19 March 2024

Meet the 'Red Terror' - the star of this year's Government House Open Day

| James Coleman
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Governor-General David Hurley with the VW’s owner Sue Maher (and some penguins) at the Government House Open Day. Photo: Malcolm Robertson.

If daytime temperatures top out around minus-40 degrees Celsius in winter, you’ll need something air-cooled to get around.

The black Rolls Royce and other stately cars might be more commonplace visitors, but on Saturday (16 March), just such a car chugged through the gates at Government House.

The red Volkswagen Beetle, with its show registration plate of ‘Antarctica 1’ and ‘BP Rally’ decal, is a replica of a car that served for several years on The Ice as a support vehicle for Australia’s Antarctic expeditioners – and then as a rally winner – before it mysteriously disappeared.

Surrounded with fluffy penguin toys, the ‘Red Terror’ – as it came to be called – was the star exhibit at the Government House Open Day.

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Governor General David Hurley and his wife Linda Hurley are patrons of around 150 organisations, including the Australian National Antarctic Research Expeditions (ANARE) Club, which has state and territory branches across Australia.

“Basically, it’s a club for returned Antarctic people, and its main aim is to promote Antarctica as an interesting place for research and study and provide a community for people who have been to Antarctica,” ANARE ACT convenor Malcolm Robertson explains.

In January 2022, the club also arranged for Year 12 students Naomi Leszczynska from Gungahlin College and Toby Davis from Hawker College to secure seats on board a special Qantas sightseeing tour over Antarctica as winners of a 1000-word essay competition.

‘Antarctica 1’ was surrounded by emperor penguins in 1963. Photo: BP Rally, Antarctica 1, Facebook.

Malcolm previously worked as a geophysicist on the westernmost of Australia’s research bases, Mawson (almost directly under Perth).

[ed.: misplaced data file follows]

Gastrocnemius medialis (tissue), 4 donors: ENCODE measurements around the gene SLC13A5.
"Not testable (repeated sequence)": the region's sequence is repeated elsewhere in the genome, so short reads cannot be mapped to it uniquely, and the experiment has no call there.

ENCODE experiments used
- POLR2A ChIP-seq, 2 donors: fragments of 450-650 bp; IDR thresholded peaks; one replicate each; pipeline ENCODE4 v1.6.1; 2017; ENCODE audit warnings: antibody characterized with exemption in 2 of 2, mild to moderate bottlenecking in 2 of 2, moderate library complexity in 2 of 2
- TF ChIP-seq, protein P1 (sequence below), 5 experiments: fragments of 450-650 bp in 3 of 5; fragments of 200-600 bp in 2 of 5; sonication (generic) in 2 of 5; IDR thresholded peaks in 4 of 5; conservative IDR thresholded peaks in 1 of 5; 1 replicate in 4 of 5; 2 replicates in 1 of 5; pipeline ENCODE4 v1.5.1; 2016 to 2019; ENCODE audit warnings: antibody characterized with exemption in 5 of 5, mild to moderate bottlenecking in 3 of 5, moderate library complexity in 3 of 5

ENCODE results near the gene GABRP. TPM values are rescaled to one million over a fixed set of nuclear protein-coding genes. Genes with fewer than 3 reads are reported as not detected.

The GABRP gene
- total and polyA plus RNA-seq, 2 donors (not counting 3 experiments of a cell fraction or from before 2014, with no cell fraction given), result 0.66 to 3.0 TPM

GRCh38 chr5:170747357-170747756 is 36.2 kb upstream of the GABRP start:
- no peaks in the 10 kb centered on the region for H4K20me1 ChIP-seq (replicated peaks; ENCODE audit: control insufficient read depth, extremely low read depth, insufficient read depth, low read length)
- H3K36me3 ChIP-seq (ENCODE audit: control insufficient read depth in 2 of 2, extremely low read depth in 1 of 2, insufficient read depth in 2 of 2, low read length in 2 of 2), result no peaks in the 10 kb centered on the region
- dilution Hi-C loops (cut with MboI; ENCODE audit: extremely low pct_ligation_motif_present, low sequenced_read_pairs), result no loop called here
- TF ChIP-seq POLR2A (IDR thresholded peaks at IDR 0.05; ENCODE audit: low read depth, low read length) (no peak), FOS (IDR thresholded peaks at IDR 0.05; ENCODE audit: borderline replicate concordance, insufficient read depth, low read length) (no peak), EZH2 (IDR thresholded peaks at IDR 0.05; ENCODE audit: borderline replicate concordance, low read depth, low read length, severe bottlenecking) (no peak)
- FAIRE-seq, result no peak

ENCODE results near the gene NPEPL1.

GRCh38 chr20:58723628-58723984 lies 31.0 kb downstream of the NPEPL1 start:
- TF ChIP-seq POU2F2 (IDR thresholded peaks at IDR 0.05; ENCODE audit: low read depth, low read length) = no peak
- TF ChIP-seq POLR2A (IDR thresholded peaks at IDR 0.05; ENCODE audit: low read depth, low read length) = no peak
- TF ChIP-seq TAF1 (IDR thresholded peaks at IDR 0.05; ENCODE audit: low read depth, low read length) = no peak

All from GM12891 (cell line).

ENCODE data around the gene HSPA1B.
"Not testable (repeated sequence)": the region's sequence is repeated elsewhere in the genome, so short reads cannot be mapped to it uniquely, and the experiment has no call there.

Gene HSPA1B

“My role was to run a set of equipment that recorded earthquake arrival times, seismic activity, magnetic forces, and other such data,” he says.

“For the science and the meteorology programs to go ahead, you’ve got a whole group of people that look after those people – doctors and chefs and diesel mechanics and electricians and carpenters.”

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These people need transport, and in the 1960s, when VW was building cars in Clayton, Victoria, and boasting of the humble Beetle’s prowess in all climatic extremes, Australia’s Antarctic division decided to see if they’d put their money where their mouth was.

“It can be like a good Canberra morning during the summer [in Antarctica] when you get a crisp three to five degrees, but it drops down to minus-40 in the middle of winter,” Malcolm says.

Sure enough, over 10 years, three Beetles were sent south, fitted with snow chains, and “performed really well”.

Ray Christie on arrival back in Melbourne after the 1966 BP Rally. Photo: BP Rally, Antarctica 1, Facebook.

On its return to Melbourne, VW enlisted factory worker turned sponsored driver Ray Christie to enter the first car in the BP Rally of 1966. Despite low expectations, it beat all 42 other cars around the south-east of Australia and won the 3200 km, four-day event.

It ended up outside a BP service station in Seymour, Victoria, where it’s presumed to have either been accidentally buried or scrapped during demolition. Antarctica 2 and 3 faced similar fates.

But the Red Terror’s story left its mark on Ray’s daughter, Sue Maher.

Sue Maher in the seat of Antarctica 1. Photo: BP Rally, Antarctica 1, Facebook.

“I actually sat in it in our backyard when it was given to my father to get ready for the BP rally, so it’s quite special to me,” Sue says.

This prompted her to buy a red VW Beetle, and “one thing led to another” to the point today’s replica is fitted out exactly like its forebear – down to the original numberplates – as a tribute to her father.

Sue brought it down from Brisbane on a trailer for Saturday’s Open Day and says the reaction was “amazing” (even if a large part of that had to do with the stuffed penguins).

“The amount of people that came over and sat in it and talked about the story – they were just totally fascinated.”

The VW factory in Melbourne produced more than 260,000 Beetles between 1959 and 1968, at which point it converted to assemble cars imported from Japan. Nissan later took it over to produce Datsuns.

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